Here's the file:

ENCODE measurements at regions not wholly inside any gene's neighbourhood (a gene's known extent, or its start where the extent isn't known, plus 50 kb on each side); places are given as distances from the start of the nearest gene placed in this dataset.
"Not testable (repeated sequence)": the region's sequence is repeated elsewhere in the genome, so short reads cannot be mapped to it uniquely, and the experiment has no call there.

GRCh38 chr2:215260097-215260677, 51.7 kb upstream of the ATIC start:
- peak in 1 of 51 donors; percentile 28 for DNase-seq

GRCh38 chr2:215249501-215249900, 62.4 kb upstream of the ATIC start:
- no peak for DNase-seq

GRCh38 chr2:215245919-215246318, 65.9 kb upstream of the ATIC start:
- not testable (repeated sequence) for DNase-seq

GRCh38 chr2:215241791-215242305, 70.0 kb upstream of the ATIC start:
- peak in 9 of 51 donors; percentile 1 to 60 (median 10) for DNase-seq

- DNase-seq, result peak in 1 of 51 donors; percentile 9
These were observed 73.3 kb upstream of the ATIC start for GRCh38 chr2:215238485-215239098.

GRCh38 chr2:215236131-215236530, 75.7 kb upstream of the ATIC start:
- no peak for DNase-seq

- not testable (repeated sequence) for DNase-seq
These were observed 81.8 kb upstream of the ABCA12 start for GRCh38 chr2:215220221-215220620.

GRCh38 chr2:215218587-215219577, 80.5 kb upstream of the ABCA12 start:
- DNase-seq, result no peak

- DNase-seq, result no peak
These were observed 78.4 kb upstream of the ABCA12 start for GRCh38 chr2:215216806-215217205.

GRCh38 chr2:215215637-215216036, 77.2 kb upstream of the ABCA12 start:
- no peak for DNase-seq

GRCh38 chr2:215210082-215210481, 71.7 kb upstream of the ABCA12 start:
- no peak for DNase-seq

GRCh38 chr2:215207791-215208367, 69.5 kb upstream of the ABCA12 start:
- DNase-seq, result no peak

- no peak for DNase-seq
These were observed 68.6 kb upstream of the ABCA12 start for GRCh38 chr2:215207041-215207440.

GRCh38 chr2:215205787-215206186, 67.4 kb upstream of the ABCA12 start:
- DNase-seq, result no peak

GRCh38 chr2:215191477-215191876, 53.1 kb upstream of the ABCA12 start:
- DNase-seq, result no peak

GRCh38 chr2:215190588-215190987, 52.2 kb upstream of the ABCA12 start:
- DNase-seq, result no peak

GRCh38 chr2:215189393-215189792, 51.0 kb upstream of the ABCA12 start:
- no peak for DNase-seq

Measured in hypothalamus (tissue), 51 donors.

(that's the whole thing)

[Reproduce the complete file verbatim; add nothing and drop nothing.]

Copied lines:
ENCODE measurements at regions not wholly inside any gene's neighbourhood (a gene's known extent, or its start where the extent isn't known, plus 50 kb on each side); places are given as distances from the start of the nearest gene placed in this dataset.
"Not testable (repeated sequence)": the region's sequence is repeated elsewhere in the genome, so short reads cannot be mapped to it uniquely, and the experiment has no call there.

GRCh38 chr2:215260097-215260677, 51.7 kb upstream of the ATIC start:
- peak in 1 of 51 donors; percentile 28 for DNase-seq

GRCh38 chr2:215249501-215249900, 62.4 kb upstream of the ATIC start:
- no peak for DNase-seq

GRCh38 chr2:215245919-215246318, 65.9 kb upstream of the ATIC start:
- not testable (repeated sequence) for DNase-seq

GRCh38 chr2:215241791-215242305, 70.0 kb upstream of the ATIC start:
- peak in 9 of 51 donors; percentile 1 to 60 (median 10) for DNase-seq

- DNase-seq, result peak in 1 of 51 donors; percentile 9
These were observed 73.3 kb upstream of the ATIC start for GRCh38 chr2:215238485-215239098.

GRCh38 chr2:215236131-215236530, 75.7 kb upstream of the ATIC start:
- no peak for DNase-seq

- not testable (repeated sequence) for DNase-seq
These were observed 81.8 kb upstream of the ABCA12 start for GRCh38 chr2:215220221-215220620.

GRCh38 chr2:215218587-215219577, 80.5 kb upstream of the ABCA12 start:
- DNase-seq, result no peak

- DNase-seq, result no peak
These were observed 78.4 kb upstream of the ABCA12 start for GRCh38 chr2:215216806-215217205.

GRCh38 chr2:215215637-215216036, 77.2 kb upstream of the ABCA12 start:
- no peak for DNase-seq

GRCh38 chr2:215210082-215210481, 71.7 kb upstream of the ABCA12 start:
- no peak for DNase-seq

GRCh38 chr2:215207791-215208367, 69.5 kb upstream of the ABCA12 start:
- DNase-seq, result no peak

- no peak for DNase-seq
These were observed 68.6 kb upstream of the ABCA12 start for GRCh38 chr2:215207041-215207440.

GRCh38 chr2:215205787-215206186, 67.4 kb upstream of the ABCA12 start:
- DNase-seq, result no peak

GRCh38 chr2:215191477-215191876, 53.1 kb upstream of the ABCA12 start:
- DNase-seq, result no peak

GRCh38 chr2:215190588-215190987, 52.2 kb upstream of the ABCA12 start:
- DNase-seq, result no peak

GRCh38 chr2:215189393-215189792, 51.0 kb upstream of the ABCA12 start:
- no peak for DNase-seq

Measured in hypothalamus (tissue), 51 donors.